They gave the contract to a FOREIGN company? One from a country with a mere 35 million people? They couldn’t find an American company? Maybe if they’d used one of the Silicon Vally companies with the Indian programmers they would have had a site that could handle 100 million users.
BTW the US Census web site is shut down. I doubt that it will be missed.

    GrumpyOne in reply to genes. | October 6, 2013 at 8:52 pm

    This was task that should have been contracted out to Oracle or some other large scale producer. Even then some glitches might have sprung up but it would not have been a show stopping disaster that the current s/w is.

    And to take this a step further, not much of any government s/w is easy to use, value effective or noteworthy in other ways.

    But this administration has established a new low for product performance…

    DINORightMarie in reply to genes. | October 6, 2013 at 9:09 pm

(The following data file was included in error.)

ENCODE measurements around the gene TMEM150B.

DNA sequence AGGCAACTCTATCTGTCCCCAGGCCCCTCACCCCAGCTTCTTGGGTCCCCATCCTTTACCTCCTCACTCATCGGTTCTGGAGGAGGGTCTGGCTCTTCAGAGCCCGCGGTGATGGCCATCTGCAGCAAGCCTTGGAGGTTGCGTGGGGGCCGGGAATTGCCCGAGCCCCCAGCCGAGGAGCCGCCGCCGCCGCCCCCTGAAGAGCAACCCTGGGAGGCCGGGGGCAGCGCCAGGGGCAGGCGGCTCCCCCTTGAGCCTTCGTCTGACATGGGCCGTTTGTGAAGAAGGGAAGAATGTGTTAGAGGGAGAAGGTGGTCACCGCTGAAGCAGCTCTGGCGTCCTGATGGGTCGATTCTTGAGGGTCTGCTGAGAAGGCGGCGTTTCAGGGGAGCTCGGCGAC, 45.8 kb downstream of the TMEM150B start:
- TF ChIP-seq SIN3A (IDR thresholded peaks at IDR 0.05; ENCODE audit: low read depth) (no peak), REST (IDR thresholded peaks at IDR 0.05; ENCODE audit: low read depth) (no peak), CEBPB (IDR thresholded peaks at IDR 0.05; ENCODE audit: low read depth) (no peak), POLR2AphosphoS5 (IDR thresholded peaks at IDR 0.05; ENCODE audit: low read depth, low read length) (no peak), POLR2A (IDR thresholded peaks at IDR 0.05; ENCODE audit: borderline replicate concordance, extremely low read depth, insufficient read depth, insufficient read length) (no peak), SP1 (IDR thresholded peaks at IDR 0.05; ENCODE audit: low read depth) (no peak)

That is the first thing I noticed. There are HUNDREDS of American companies that could have done the work, and done it well within budget and ON TIME, with MINIMAL “glitches”.

    They do it EVERY DAY, and do it without all the errors.

    Just like McAuliffe in Va. (the Democrat Clinton crony who is running for governor), JOBS are sent out of the country?!?! So much for American “jobs” being created!!

    Beyond words. I am seeing RED……pun intended.

    Juba Doobai! in reply to genes. | October 6, 2013 at 9:21 pm

    The Canadians did the job that Americans wouldn’t do.

    Aridog in reply to genes. | October 6, 2013 at 9:48 pm

    The US Government contracts most of its “IT” work out to contractors, usually to the lowest bidder. It is required to do so, even in the military, due to the “commercial activities” stipulations in OMB Circular A-76 that end up making all IT work but inherent oversight “non-governmental work.”

    Vendors selected by bidding, including the government agency’s bid for the same work, which if cheaper might maybe let the the agency keep the work in house where the experience resides … however, that seldom happens, if ever.

      Bruce Hayden in reply to Aridog. | October 7, 2013 at 11:08 am